Identification, Images, & Information
For Insects, Spiders & Their Kin
For the United States & Canada
Clickable Guide
Moths Butterflies Flies Caterpillars Flies Dragonflies Flies Mantids Cockroaches Bees and Wasps Walkingsticks Earwigs Ants Termites Hoppers and Kin Hoppers and Kin Beetles True Bugs Fleas Grasshoppers and Kin Ticks Spiders Scorpions Centipedes Millipedes


TaxonomyBrowse
Info
ImagesLinksBooksData

Species Lycomorpha pholus - Black-and-yellow Lichen Moth - Hodges#8087

 Black-and-yellow Lichen Moth - Lycomorpha pholus Black-and Yellow Lichen Moth - Lycomorpha pholus Lycomorpha pholus - Black-and-yellow Lichen Moth - Lycomorpha pholus Lycomorpha pholus Black and yellow lichen moth - Lycomorpha pholus Black and Yellow Lichen moth - Lycomorpha pholus black-and-yellow lichen moth - Lycomorpha pholus black and orange moth - Lycomorpha pholus
Show images of: caterpillars · adults · both
Classification
Kingdom Animalia (Animals)
Phylum Arthropoda (Arthropods)
Subphylum Hexapoda (Hexapods)
Class Insecta (Insects)
Order Lepidoptera (Butterflies and Moths)
No Taxon (Moths)
Superfamily Noctuoidea
Family Erebidae
Subfamily Arctiinae (Tiger and Lichen Moths)
Tribe Lithosiini (Lichen Moths)
Subtribe Cisthenina
Genus Lycomorpha
Species pholus (Black-and-yellow Lichen Moth - Hodges#8087)
Hodges Number
8087
Synonyms and other taxonomic changes
Lycomorpha pholus (Drury, 1773)
Sphinx pholus Drury, 1773
Phalaena pholus
* phylogenetic sequence #930201
Size
Wingspan 25-32 mm (Scott, 2010); body length about 10 mm.
Forewing length 12-15 mm. (1)
Identification
Adult - body and wings bluish-black. Basal portion of wings yellow, orange, or red; distal portion of wings black. Amount of yellow/orange/red varies, according to published photos and illustrations.
Larva - gray dotted with pale green, sparse long hairs, resemble those of Hypoprepia (Forbes, 1960; Dyar, 1897).
Range
Eastern North America west to the Rockies, Alberta south to New Mexico. (1)
Season
Mostly: June-Sept (Full: Apr-Oct). (2)
Food
Larvae feed on lichens. The strictly diurnal adults are often found on flowers of dogbane (Adpocynum, Apocynaceae), goldenbush (Ericameria, Asteraceae) and goldenrod (Solidago, Asteraceae). (1)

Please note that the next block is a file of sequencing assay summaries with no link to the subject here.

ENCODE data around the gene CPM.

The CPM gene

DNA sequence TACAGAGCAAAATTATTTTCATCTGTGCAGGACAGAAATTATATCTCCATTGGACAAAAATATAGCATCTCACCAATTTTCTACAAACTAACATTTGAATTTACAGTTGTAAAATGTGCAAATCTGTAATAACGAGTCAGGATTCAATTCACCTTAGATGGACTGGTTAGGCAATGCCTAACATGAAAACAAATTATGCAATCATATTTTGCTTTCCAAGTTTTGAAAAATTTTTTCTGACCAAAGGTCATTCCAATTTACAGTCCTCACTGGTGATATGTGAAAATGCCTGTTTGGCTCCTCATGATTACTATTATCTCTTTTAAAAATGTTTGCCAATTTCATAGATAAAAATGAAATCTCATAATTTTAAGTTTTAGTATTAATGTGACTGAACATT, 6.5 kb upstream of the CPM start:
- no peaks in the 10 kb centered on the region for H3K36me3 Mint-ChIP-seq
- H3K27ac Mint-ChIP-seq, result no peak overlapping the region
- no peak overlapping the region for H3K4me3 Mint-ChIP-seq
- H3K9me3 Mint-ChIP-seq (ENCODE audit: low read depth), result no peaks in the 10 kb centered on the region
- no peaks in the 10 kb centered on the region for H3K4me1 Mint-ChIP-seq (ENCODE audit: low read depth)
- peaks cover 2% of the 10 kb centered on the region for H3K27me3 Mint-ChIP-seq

Life Cycle
May take several years to develop, especially in the north. Hairy cocoons are attached to rocks or tree trunks near the former food source.
Remarks
Central North American specimens are subspecies Lycomorpha pholus miniata and show red on the wings; eastern specimens of the nominate race have the red replaced by yellow (paraphrase of Gerald Fauske, Moths of North Dakota).
The red color pattern is thought to be mimicry of poisonous Lycid beetles, such as Calopteron.
Another possibility is the Elderberry Borer.
See Also
Orange-patched Smoky Moth--Pyromorpha dimidiata
See also the presumed model of the mimicry, the Lycid beetles of genus Calopteron.
Print References
Covell Jr., C.V. 1984. A Field Guide to the Moths of Eastern North America. Houghton Mifflin Company. p.61, plate 11 #16 (3)
Dyar, H.G. 1897. The larva of Lycomorpha pholus. Psyche 8: 82-83
Powell, J.A. & P.A. Opler 2009. Moths of Western North America. University of California Press. p.266, pl.46.29m (1)
Scott, C. 2010. Black and yellow lichen moth (suggested common name) Lycomorpha pholus (Drury) (Insecta: Lepidoptera: Noctuidae: Arctiinae: Lithosiini). University of Florida EENY 479: 1-5, f.1-17 (PDF)
Internet References
distribution in Canada list of provinces (U. of Alberta, using CBIF data)
Illustrations of Natural History, v.2, p.49 (plate 28, fig.3) - Drury's original description of the species. (index)
Works Cited
1.Moths of Western North America
Powell and Opler. 2009. UC Press.
2.North American Moth Photographers Group
3.Peterson Field Guides: Eastern Moths
Charles V. Covell. 1984. Houghton Mifflin Company.